Envío Digital
Central American University - UCA  
  Number 144 | Julio 1993



The Unending Calvary of Mothers of the Disappeared

Raquel Fernández

The war that devastated Nicaragua during the 1980s left more than 150,000 victims, including dead, disabled, widowed and orphaned. But there are still other victims, who left behind them only a trial of silence and emptiness: those are the disappeared. The number of disappeared in Nicaragua has never been precisely established, but estimates range in the thousands.

Between the end of 1989 and the middle of 1990, the Association of Mothers and Relatives of the Kidnapped and Disappeared of Nicaragua (AMFASEDEN) had compiled precise documentation on 867 people kidnapped by the contras as well as trustworthy information on another 5,000 cases. Other sources have statistics that bring the total to more than 10,000.

The enormous difference between statistics is not surprising. Communication is very difficult in an underdeveloped country without efficient telephone or mail services--worse still in wartime. Furthermore, the theater of war was almost exclusively the country's most isolated areas, where the population is highly dispersed and civil registries and other mechanisms for keeping social statistics are seldom used. In may cases, the first official manifestation of a citizen's existence was the nes of his or her kidnapping.

A significant percentage of direct participants in the conflict, however, were young draftees from urban and rural zones of the Pacific region, where there is more social organization and better communication opportunities of all kinds. The statistics thus range between the precision of the best-documented cases (the minority) and the presumption of the rest (the majority).

"In Nicaragua, it's very difficult to speak in statistical terms," says Sergio Caramagna, national coordinator of the Follow-up and Verification Program (PSV) of the ORganization of American States' Verification Commission (CIAV-OAS). "Not only are population statistics unreliable, but so are other general statistics such as infant morbidity or mortality rates. There are few statistics available for social researchers. It is even worse in the case of a war, where a single family finds itself involved on both sides; or where, now that the war is over, there are people who don't want to return to their families because they have opposing beliefs and don't want conflicts."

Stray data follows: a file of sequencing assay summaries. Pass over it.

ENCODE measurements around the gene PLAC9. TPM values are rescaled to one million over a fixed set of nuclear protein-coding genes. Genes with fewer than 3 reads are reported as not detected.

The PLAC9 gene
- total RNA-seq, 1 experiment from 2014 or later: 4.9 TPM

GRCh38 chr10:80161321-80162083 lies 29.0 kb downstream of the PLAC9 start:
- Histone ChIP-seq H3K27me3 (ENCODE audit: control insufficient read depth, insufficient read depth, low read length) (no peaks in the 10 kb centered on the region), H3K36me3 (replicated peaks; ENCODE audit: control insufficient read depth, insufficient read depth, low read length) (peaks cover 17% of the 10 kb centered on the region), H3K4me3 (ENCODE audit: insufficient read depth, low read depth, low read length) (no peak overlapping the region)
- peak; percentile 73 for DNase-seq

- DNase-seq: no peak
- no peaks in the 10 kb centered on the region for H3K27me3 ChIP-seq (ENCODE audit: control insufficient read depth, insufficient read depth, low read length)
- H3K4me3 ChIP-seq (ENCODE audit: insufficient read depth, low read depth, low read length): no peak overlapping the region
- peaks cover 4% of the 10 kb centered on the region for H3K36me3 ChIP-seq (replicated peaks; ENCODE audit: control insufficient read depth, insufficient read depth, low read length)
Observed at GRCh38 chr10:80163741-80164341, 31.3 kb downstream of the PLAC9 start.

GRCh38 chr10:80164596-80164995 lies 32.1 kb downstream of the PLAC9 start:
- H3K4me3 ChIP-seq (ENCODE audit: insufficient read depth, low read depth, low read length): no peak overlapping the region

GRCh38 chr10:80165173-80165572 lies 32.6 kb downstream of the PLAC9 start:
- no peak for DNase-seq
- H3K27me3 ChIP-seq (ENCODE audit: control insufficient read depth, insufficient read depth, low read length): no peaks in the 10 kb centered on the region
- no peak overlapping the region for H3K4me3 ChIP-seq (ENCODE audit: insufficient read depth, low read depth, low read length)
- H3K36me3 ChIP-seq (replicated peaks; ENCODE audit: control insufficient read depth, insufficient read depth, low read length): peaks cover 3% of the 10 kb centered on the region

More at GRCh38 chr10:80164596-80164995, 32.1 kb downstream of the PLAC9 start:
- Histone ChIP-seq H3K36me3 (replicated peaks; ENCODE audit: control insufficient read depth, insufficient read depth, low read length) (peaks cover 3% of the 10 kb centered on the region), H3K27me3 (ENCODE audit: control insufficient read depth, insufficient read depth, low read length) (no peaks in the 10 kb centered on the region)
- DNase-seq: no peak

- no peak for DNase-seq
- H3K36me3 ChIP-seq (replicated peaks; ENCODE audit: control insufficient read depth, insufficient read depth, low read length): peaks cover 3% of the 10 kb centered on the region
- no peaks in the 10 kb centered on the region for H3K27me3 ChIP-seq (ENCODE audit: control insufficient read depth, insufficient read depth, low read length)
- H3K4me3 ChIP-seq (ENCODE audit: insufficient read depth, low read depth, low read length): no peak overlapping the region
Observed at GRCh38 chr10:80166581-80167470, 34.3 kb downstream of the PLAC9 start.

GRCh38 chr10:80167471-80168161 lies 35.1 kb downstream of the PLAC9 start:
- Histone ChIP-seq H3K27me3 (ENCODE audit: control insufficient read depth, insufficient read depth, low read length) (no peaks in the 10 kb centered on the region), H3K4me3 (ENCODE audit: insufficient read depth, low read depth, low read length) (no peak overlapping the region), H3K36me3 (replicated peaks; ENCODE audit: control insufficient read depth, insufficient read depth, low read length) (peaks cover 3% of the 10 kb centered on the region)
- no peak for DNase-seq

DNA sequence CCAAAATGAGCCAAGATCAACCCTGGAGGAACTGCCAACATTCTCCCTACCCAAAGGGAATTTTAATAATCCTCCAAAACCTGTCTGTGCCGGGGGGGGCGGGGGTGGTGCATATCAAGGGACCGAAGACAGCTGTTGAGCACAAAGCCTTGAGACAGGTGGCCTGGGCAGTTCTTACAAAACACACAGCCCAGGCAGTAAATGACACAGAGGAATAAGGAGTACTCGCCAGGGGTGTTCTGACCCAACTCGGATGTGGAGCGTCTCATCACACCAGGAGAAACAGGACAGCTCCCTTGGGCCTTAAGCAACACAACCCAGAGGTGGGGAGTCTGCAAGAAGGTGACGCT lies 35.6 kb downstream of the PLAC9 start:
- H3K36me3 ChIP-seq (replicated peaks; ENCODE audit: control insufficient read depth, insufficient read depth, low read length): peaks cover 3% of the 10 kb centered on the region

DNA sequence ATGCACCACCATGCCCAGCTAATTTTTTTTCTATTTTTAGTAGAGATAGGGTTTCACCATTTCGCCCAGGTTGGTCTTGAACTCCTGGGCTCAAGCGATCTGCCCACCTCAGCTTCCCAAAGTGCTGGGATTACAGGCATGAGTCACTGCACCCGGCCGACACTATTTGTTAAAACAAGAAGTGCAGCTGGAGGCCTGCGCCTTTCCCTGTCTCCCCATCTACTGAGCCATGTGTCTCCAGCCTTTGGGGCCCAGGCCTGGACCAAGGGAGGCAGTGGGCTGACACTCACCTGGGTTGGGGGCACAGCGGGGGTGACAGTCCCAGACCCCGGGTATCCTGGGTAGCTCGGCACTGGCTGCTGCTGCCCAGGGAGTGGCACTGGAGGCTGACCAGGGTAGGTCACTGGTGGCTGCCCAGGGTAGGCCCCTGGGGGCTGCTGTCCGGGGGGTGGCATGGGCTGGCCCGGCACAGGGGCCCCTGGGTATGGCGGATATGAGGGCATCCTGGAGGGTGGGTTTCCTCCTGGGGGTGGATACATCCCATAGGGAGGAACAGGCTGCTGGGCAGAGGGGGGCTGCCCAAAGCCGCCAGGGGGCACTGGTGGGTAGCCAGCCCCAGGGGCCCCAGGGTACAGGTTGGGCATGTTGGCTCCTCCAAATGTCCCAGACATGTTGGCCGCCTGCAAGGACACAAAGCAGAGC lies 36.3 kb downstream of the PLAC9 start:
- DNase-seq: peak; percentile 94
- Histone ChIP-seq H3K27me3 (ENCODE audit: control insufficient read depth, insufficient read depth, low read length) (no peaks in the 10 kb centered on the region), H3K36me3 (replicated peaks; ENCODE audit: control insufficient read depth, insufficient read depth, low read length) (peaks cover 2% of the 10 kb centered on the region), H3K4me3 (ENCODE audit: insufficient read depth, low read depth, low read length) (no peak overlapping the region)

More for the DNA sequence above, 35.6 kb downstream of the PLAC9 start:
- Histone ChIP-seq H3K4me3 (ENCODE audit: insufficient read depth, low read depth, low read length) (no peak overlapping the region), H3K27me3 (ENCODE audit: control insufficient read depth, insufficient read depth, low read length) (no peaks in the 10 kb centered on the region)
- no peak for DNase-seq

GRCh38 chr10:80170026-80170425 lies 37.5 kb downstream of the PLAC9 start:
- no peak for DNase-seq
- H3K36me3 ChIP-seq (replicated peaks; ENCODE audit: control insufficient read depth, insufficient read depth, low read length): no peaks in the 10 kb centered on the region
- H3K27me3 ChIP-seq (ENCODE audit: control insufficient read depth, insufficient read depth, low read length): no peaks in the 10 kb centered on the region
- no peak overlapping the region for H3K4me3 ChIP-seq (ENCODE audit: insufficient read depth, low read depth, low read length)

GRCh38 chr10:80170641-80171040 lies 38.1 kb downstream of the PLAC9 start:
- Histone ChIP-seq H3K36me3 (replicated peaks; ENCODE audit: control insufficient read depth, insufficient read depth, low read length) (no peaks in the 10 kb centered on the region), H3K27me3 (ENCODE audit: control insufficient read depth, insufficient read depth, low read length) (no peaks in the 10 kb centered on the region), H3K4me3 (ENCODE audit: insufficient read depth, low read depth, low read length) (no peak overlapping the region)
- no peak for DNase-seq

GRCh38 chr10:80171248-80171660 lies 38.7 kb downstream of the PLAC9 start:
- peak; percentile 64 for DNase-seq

The Most Tragic Chapter Of the Drama

The drama of the kidnapped-disappeared has a long history in Nicaragua. During the Somoza dynasty, many citizens disappeared without a trace, especially during the roundups that followed events in which the particular Somoza in power at the time felt threatened.

With the increase in revolutionary activity during the 1960s and 1970s, disappearances increased; in most cases, however, the cadaver of the missing person appeared a few days later, with clear signs of savage torture. There were two places in Managua to which families of disappeared individuals, especially mothers, would trudge each morning on their sad pilgrimage, two places where the National Guard had dumped the bodies from their trucks during the night--and "dump" is the word, as if these people were garbage. One was along the shore of Lake Xolotlán (or Lake Managua) behind the Rubén Darío Theater. The other was on the downhill side of a steep stretch of isolated road above the Asososca Lagoon known as the Cuesta del Plomo (Slope of Lead), which later became known as the Cuesta de los Mártires (Slope of the Martyrs), in homage to those assassinated.